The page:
You may have driven past one of Melbourne’s best new Mexican restaurants at peak hour and not even realised – or queued at another only to have all the tacos sell out. The city’s well-established list of authentic Mexican joints has received some worthy additions of late, and we’ve rounded up four of our faves so you’ll never go taco-less again.
The Happy Mexican
Hoddle Street isn’t known for its dining pedigree, but if you’re after affordable, authentic Mexican and affable service, The Happy Mexican (near the corner of Gipps Street) is worth a look-in.
It’s owned and run by Julian Romero, and managed by his girlfriend Kelly Araque. Romero was born in Colombia, but moved to Los Angeles at 16. From there he made frequent trips to Mexico City to visit friends and family. He and the restaurant’s chef, Jesus Rios – who moved to Australia from Mexico six months ago – produce an undiluted, down-home interpretation of Mexican classics.
The tacos come generously stacked with slow-cooked marinated pork, squishy roast pumpkin, or fatty lengua (beef tongue), a staple at Mexican taquerias. On Tuesdays all the tacos are $3, and on Fridays there are $10 Margaritas.
The California-style burrito is rolled thick as a tube of Pringles and filled with green rice, corn, black beans, cheese, salsa and your choice of sautéed mushrooms, roast chicken or slow-braised pork.
Don’t let the kitschy sombreros, maracas and cacti emblazoned on the buttercup-yellow exterior fool you – the food here is legit.
Frankie’s Tortas and Tacos
Frankie’s opened late last year in a former kebab stand on an empty Collingwood lot. It belts out straightforward Mexican fare for the lunchtime crowd and has singlehandedly lifted Melbourne’s street-food game with its no-fuss, two-option menu.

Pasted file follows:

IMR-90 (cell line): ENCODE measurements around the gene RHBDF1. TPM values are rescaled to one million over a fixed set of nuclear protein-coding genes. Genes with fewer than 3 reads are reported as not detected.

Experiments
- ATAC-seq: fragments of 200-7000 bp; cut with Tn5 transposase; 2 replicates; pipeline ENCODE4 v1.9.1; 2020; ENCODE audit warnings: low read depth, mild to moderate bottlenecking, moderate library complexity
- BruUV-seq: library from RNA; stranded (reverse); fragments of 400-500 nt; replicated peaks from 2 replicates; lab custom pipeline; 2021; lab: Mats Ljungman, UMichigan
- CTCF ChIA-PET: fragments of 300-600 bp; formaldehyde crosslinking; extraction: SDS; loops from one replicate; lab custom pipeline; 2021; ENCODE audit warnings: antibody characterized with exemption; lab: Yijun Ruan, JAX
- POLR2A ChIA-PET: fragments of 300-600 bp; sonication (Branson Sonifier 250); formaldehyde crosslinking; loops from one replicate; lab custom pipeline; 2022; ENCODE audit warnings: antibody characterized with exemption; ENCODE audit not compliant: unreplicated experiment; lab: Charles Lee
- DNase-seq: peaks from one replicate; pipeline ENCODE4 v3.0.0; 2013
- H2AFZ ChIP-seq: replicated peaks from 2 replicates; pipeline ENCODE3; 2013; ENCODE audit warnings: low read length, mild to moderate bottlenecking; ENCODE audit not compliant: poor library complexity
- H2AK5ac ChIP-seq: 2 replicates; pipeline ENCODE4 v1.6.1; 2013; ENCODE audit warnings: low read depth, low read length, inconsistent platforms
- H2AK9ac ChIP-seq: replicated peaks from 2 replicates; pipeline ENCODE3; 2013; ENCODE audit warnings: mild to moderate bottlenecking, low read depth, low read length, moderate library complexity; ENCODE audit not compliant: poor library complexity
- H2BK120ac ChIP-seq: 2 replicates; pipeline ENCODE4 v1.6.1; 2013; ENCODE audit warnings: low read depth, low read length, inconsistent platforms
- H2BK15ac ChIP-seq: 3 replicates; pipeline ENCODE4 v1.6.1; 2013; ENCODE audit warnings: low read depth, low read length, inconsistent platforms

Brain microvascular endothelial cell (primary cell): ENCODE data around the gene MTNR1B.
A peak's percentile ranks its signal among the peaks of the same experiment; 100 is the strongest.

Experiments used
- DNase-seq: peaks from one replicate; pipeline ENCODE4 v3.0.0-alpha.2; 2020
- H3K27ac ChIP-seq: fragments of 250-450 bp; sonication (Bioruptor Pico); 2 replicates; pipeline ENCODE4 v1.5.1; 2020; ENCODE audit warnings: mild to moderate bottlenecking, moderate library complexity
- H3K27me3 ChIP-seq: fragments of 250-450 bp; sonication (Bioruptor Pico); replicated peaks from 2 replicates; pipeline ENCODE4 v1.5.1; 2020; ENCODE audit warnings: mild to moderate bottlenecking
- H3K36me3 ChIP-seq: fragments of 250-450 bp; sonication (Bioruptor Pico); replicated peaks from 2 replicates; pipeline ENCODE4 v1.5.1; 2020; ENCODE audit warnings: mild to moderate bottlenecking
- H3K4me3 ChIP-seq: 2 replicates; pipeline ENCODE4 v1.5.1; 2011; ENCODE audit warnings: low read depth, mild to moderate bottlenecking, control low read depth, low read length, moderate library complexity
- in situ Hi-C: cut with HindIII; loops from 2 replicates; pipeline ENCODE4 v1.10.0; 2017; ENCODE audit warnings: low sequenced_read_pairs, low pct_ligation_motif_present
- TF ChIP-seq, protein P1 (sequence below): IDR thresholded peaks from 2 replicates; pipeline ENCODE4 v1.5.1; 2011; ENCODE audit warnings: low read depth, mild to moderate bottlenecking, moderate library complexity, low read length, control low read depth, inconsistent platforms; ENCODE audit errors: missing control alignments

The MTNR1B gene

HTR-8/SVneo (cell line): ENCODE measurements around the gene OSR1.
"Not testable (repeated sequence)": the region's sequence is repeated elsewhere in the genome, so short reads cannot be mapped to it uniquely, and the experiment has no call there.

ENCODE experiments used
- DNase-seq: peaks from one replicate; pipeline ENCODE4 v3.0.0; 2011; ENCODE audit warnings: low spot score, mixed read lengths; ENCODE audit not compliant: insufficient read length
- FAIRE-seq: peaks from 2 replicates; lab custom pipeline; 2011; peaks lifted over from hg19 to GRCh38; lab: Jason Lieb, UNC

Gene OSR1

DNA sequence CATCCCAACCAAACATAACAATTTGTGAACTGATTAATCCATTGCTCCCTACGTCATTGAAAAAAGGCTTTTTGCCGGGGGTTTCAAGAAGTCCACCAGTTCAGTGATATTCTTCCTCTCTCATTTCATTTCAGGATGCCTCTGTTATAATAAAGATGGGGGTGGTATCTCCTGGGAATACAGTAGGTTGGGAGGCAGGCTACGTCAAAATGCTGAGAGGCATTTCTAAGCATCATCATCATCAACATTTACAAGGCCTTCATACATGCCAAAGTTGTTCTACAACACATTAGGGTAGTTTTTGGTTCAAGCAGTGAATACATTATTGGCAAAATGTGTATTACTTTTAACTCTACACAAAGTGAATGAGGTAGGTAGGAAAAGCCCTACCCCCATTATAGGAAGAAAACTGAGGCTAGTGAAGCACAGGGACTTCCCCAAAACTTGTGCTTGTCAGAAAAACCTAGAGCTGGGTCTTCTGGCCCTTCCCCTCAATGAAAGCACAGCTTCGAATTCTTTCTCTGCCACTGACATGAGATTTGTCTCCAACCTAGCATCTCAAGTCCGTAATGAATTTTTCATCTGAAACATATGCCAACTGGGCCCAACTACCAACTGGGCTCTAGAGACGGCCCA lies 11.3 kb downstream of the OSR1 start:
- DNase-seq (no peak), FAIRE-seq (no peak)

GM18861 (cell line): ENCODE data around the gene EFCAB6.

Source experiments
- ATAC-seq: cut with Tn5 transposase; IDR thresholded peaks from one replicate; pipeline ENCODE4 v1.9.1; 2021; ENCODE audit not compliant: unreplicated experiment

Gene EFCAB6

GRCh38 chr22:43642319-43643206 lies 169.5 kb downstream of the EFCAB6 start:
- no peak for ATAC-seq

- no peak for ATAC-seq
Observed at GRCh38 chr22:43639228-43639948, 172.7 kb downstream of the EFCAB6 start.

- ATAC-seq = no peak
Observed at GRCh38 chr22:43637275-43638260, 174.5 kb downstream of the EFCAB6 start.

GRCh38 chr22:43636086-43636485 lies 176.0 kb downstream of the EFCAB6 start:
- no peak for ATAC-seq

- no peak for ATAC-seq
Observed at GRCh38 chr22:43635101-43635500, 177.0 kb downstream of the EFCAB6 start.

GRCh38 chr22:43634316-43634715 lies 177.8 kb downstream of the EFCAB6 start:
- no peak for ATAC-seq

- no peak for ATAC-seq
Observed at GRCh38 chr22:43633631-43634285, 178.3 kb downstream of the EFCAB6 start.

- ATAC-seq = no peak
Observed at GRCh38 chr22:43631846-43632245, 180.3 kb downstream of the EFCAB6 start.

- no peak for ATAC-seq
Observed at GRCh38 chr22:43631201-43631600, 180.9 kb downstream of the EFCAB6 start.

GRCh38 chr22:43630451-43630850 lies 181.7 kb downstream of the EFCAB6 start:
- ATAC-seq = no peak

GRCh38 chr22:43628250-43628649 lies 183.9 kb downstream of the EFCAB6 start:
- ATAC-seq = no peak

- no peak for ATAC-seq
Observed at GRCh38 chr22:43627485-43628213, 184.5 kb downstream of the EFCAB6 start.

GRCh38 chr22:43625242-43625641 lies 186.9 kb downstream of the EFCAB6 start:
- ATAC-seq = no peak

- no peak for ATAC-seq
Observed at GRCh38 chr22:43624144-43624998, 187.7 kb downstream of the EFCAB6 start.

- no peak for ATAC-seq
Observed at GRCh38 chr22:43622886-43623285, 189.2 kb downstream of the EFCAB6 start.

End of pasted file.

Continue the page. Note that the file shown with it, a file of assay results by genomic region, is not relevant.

It’s a simple choice: tortas or tacos. And nothing costs more than $15.
The tacos come in three varieties – al pastor (spiced pork that’s cooked on a spit), asada (barbequed beef with a smoky, charred flavour), and mushroom. But it’s the torta (a Mexican sandwich) you’re after.
To make a torta, cheese is slapped onto the grill, then the cut side of a bread roll is placed on top so the cheese cooks into the bread. The roll is then stuffed with black beans, avocado, lettuce, coriander, an onion-y pickle, and your choice of protein. Easy.
The hard part is getting there before they sell out.
There are three distinct options when it comes to seating at Taquito. In summer you might not make it past the outdoor benches and tables by the entrance on Drummond Street (after all, tacos and outdoor dining are a great fit). Inside there’s a casual front room and bar, downstairs there’s a plant-filled dining room.
Taquito makes all its tortillas in-house and even grows its own hard-to-find Mexican ingredients, such as epazote (an aromatic herb). For smaller appetites, a flight of tacos and a salad could serve as a late-night, post-Cinema Nova snack. For something larger to share, the beef short-rib birria (spicy stew) comes with a stack of tortillas for a DIY-style taco dinner. The six-course “feed-me” option is also good value at $50 a head.
Drinks-wise, there’s a house-made horchata (a sweet rice-milk and cinnamon drink) and a handful of punchy cocktails. If you’re after something stronger, the drinks list places equal importance on Mexican spirit-producers as it does Australian winemakers.
Bodriggy Brewing Co
Bodriggy Brewing Co has real night-time energy without being overly loud and nightclub-y. The converted warehouse space is big – and licensed for 424 – but clever subdivisions mean there are spots for bigger groups to work their way through an extensive list of beers, and smaller groups to sit down for dinner.
It’s a brewpub, but the owners haven’t neglected the food – which is not strictly Mexican, but draws influence from across Central and South America, particularly from Peru.
Alongside staples such as $7-apiece empanadas, bowls of totopos (tortilla chips) with two types of salsa, and trios of tacos, are jalapenos stuffed with smoked swordfish; elote (corn on the cob); big plates of pulled pork and other slow-cooked meats; and a zippy ceviche.
In addition to crisp Bodriggy-brewed pilsners, summer ales and sours, there’s tepache, a Mexican drink made with fermented pineapple juice.
You can find our full guide to Melbourne’s best Mexican restaurants here.
This article first appeared on Broadsheet on January 16, 2020. Menu items may have changed since publication.